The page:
1

I would like to create an array of a generic type so I can use multiple sensors and make my code as extensible as possible.

/*
  Planning for good design. Agent library
  should be able to use more than one sensor.

  The agent's constructor will accept a vector
  of sensors.
*/
class Sensor
{
 public:
  Sensor(){};
};

My implementation class

#include "Arduino.h"

class UltraSonicSensor: public Sensor {
 public:
  /*
    Constructors
   */
  UltraSonicSensor(){};
  UltraSonicSensor(int pin){
    pin_ = pin;
  };
  int Sense(){ return 20;};
  /*
    Measure Distance
   */
  float DistanceMeasure(void);
 private:
  /*
    Class only suppports Metric
   */
  float microseconds_to_centimeters(void);
  int pin_;
  long duration_;
};

#endif // SROBOT_SENSORS_ULTRASONIC_H_

I have tried many, many variations of this code but always the same error

Sensor *sensors[2];

UltraSonicSensor uSensor;
sensors[0] = &uSensor;

void setup(){
  Serial.begin(9600);
}

void loop(){
  Serial.println("starting...");
  delay(1000);
  Serial.println("ok");
//  delay(2000);
//  for (int i = 0; i < sensors.size(); i++) {
////    sensors[i].Sense();
//  }
}

The error is always a variation of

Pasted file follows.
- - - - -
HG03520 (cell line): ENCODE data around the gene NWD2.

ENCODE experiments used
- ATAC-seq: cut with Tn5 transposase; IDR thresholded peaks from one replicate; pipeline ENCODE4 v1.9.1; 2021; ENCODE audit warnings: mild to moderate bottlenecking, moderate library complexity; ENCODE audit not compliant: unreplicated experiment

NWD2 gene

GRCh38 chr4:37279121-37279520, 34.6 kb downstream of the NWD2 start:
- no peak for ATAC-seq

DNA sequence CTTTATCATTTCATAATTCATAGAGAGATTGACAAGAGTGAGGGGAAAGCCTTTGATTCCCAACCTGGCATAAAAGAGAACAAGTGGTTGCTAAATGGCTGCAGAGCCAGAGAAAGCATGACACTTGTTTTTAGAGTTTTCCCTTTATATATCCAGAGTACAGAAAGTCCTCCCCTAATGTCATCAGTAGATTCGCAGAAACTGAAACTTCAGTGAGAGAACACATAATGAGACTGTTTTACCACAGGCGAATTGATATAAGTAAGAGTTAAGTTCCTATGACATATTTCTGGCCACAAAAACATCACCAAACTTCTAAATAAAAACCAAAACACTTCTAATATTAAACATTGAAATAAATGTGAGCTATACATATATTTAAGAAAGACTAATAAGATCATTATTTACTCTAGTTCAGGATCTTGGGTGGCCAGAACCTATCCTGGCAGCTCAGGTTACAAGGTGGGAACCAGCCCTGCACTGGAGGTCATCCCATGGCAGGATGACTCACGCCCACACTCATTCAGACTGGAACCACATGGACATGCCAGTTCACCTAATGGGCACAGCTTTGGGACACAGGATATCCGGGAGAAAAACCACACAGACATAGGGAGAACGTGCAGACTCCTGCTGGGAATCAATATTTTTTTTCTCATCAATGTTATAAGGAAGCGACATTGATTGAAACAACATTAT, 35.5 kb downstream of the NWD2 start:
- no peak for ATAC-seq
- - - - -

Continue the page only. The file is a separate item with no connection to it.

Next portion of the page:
main:10: error: 'sensors' does not name a type
 sensors[0] = &uSensor;
 ^
exit status 1
'sensors' does not name a type

I also used the code for a small replacement vector class but also the same error

3

You have to do it inside of function:

Sensor *sensors[2];

UltraSonicSensor uSensor;

void setup(){
  Serial.begin(9600);
  sensors[0] = &uSensor;
}

Or directly:

UltraSonicSensor uSensor;

Sensor *sensors[] = {&uSensor};

Don't forget to make method Sense() virtual in the base class and in the inherited classes. Otherwise you'll have to also find out the type of the object and typecast it to correct class pointer before it's use.

class Sensor
{
  public:
    virtual int Sense() = 0; // pure virtual base class
};

// and inherited class:

class UltraSonicSensor: public Sensor {
  public:
    // ...

    // Prototype must be exactly the same, by using override
    // is ensured it actually overrides something from the parent class. 
    virtual int Sense() override {
        // ...
    }
    // ...
}

Also the last versions of Arduino IDE supports C++11 standard so you can use range based for loop:

for (Sensor * sensor : sensors) {
    int val = sensor->Sense();
    // ...
}
  • excellent! Thank you very much the clarification. Tried it just now and it works – Sam Hammamy Sep 23 '16 at 20:07
0

Based on the answer from @KIIV and the Vector class, the below code compiles successfully

#include "Vector.h"
#include "Sensor.h"
#include "UltraSonicSensor.h"
#include "LaserSensor.h"

Vector<Sensor*> sensors;
UltraSonicSensor uSensor;
LaserSensor lSensor;

void setup(){
  sensors.push_back(&uSensor);
  sensors.push_back(&lSensor);
}

void loop(){
  Serial.println("starting...");
  delay(1000);
  for (int i = 0; i < sensors.size(); i++) {
    int val = sensors[i]->Sense();
    // ...
  }
}

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